[ by Charles Cameron -- not sure of the original provenance, but the content speaks for itself ]
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    The French text reads:

    A jihadist infographic suggesting the Muslim Brotherhood ws wrong to believe in democracy while rejecting jihad

    Perhaps David Thomson, if he sees this post, could comment on where he found this double image.

    By “DoubleQuote in the Wild” I’m referring to the practice of discourse by juxtaposition of similars or opposites — in this case, the juxtaposition of opposing images.

    TIA..

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    Some very welcome news: JM Berger & Jessica Stern

    Wednesday, September 17th, 2014

    [ by Charles Cameron -- forthcoming book announced ]
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    JM Berger at Intelwire frames it like this:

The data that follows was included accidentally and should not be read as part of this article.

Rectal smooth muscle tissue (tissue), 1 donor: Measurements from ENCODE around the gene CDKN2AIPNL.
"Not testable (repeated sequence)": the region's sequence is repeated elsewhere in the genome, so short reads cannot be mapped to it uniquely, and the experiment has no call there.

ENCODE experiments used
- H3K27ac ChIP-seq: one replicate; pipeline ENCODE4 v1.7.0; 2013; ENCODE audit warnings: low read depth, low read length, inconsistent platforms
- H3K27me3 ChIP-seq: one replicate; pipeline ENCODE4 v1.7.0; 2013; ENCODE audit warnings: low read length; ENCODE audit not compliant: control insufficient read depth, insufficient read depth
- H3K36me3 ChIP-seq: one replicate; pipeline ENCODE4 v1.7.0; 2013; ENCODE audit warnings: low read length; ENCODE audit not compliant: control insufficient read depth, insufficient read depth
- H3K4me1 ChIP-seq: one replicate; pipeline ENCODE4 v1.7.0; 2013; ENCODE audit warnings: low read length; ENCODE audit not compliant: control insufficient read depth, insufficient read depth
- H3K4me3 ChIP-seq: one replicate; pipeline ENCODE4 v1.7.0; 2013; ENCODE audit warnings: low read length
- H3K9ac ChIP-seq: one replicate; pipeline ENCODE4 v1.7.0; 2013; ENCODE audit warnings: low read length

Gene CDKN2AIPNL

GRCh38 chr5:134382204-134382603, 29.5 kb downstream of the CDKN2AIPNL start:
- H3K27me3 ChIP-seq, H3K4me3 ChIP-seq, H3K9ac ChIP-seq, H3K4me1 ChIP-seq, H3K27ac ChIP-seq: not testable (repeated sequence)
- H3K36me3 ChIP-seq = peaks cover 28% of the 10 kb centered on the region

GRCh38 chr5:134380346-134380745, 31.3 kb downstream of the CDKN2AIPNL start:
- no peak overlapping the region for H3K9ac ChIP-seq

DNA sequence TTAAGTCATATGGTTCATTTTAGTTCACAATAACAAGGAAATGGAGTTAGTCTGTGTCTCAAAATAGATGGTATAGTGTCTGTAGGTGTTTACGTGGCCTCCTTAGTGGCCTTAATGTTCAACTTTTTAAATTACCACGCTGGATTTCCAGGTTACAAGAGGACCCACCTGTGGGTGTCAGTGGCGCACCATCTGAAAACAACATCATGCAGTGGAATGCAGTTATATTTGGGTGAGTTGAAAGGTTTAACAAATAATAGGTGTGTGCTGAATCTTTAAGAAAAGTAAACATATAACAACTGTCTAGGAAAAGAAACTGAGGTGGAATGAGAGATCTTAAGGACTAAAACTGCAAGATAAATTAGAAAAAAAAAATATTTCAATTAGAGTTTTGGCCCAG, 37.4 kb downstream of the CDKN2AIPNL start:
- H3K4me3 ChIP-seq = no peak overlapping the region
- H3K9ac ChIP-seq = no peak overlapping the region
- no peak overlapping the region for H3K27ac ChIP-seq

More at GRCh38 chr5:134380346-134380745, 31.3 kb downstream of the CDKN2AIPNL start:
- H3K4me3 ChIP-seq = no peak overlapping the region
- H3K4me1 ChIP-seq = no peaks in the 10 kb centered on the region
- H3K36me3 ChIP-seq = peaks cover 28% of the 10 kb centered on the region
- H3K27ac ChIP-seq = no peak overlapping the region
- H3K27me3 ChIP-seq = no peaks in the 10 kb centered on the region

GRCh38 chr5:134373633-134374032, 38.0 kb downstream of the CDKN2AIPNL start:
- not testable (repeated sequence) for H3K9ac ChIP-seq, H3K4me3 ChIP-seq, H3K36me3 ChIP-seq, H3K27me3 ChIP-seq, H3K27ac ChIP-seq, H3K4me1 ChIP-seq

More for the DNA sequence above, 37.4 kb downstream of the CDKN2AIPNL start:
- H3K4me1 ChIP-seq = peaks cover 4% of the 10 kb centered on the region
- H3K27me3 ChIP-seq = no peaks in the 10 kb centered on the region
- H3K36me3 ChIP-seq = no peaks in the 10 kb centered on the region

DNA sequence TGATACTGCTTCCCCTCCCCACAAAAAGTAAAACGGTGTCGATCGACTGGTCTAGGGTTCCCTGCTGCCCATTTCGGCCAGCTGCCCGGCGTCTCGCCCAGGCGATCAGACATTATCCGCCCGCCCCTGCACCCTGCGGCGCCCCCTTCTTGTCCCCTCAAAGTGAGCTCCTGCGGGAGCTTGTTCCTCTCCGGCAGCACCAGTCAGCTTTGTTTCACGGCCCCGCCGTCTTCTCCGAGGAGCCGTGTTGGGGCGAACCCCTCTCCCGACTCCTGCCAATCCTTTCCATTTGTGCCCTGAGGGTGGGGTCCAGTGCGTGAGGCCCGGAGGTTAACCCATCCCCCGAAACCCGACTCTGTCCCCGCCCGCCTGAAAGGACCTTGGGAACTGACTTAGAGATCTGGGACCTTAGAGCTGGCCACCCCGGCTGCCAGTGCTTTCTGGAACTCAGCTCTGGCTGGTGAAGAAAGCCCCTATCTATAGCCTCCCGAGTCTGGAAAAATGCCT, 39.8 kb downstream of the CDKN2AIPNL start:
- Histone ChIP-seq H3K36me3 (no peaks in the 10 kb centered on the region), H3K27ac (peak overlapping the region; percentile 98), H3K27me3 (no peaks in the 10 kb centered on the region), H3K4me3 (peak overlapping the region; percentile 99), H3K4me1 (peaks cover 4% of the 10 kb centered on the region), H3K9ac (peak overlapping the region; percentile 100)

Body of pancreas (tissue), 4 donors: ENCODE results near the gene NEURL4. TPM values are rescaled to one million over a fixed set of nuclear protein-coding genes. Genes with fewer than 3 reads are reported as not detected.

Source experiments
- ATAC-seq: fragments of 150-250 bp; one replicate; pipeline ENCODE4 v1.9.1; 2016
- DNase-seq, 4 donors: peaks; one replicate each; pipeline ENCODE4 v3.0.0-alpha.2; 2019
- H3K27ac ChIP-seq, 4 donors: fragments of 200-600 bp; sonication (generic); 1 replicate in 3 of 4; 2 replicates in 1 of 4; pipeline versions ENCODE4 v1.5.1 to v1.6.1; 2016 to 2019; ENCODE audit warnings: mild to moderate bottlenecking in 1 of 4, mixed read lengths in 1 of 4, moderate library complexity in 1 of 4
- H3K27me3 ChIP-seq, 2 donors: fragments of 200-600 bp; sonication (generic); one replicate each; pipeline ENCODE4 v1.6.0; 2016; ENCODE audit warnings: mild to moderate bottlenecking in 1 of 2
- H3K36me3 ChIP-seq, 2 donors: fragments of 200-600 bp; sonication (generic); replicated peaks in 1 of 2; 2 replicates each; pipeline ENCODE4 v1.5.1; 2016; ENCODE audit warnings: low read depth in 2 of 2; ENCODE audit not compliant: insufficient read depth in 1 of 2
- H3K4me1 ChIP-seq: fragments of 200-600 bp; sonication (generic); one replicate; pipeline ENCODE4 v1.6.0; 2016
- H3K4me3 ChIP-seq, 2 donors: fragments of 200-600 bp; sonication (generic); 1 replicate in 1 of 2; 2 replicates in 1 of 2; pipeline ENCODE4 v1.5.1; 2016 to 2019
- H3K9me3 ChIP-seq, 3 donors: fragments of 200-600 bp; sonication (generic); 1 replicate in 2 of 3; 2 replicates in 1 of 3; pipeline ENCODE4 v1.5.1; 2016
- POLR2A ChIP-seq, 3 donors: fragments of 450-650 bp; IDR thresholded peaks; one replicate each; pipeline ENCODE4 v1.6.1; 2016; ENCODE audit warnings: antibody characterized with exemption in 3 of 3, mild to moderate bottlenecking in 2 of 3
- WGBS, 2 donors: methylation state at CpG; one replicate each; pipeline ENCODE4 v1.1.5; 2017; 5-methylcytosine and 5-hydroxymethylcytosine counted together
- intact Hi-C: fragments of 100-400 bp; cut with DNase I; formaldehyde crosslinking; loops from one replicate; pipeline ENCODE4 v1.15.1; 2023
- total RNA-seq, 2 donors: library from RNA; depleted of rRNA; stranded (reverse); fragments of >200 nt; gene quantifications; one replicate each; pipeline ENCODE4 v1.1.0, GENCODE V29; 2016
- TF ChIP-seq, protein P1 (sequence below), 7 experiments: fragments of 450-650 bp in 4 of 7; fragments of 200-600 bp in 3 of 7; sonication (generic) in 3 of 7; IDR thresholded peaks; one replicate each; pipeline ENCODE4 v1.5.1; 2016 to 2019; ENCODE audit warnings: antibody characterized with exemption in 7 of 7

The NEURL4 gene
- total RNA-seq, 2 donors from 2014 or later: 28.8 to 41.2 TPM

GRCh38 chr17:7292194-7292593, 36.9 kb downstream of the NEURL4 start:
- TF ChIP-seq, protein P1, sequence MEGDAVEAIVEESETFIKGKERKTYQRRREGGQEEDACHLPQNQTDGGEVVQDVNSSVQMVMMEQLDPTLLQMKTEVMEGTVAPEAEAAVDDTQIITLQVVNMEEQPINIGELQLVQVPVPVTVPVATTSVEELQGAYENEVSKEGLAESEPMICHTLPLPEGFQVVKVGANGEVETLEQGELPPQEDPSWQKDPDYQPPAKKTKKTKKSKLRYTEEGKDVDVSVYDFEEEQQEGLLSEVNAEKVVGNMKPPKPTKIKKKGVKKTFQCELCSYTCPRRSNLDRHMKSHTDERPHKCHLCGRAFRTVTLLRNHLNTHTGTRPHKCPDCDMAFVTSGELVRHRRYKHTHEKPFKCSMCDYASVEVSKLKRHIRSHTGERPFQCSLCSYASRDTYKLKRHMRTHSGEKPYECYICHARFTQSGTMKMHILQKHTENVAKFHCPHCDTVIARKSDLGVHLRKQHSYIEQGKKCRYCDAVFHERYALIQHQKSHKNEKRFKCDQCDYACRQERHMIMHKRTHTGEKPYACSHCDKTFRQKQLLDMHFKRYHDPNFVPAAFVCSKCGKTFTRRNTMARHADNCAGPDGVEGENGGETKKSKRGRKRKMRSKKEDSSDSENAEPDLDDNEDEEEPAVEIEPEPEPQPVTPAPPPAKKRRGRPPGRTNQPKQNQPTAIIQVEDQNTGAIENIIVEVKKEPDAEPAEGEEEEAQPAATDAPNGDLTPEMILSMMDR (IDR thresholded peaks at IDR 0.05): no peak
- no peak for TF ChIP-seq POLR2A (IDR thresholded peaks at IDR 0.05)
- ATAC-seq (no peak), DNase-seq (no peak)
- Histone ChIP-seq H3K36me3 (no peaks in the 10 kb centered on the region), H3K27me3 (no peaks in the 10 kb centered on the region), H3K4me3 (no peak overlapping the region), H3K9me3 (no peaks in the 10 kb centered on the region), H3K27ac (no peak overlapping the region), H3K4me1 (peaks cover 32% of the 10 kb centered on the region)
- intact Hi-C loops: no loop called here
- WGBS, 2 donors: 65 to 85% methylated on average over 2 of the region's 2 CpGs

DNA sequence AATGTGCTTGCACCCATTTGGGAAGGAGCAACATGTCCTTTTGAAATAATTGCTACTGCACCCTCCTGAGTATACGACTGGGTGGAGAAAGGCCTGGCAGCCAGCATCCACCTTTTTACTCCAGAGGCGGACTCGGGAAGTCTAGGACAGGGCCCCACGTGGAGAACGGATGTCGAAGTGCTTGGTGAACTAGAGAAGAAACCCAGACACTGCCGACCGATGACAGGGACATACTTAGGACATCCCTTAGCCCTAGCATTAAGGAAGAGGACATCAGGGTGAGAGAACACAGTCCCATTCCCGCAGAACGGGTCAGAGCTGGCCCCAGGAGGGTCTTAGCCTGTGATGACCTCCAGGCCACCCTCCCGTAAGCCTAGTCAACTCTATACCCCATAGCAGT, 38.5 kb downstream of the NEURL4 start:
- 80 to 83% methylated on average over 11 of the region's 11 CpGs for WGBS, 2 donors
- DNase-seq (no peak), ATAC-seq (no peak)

ISIS: THE STATE OF TERROR

    Jessica Stern and J.M. Berger co-author the forthcoming book, “ISIS: The State of Terror,” from Ecco, an imprint of HarperCollins. The book, which will debut in early 2015, will examine the rise of the Islamic State in Iraq and Syria, how it is transforming the nature of extremist movements, and how we should evaluate the threat it presents.

    Jessica Stern is a Harvard lecturer on terrorism and the author of the seminal text Terror in the Name of God: Why Religious Militants Kill. J.M. Berger is author of the definitive book on American jihadists, Jihad Joe: Americans Who Go to War in the Name of Islam, a frequent contributor to Foreign Policy, and editor of Intelwire.com.

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    JM also tweeted:

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    For another angle on Berger & Stern’s thinking, see their recent joint contribution to a round table at Politico:

    A counterterrorism mission—and then some.
    By J.M. Berger and Jessica Stern

    When the Obama administration sends mixed messages about whether its campaign against the Islamic State insurgent group is war or counterterrorism, there is a reason, if not a good one. As explained by President Obama last week, the United States plans to employ counterterrorism tactics against a standing army currently preoccupied with waging war.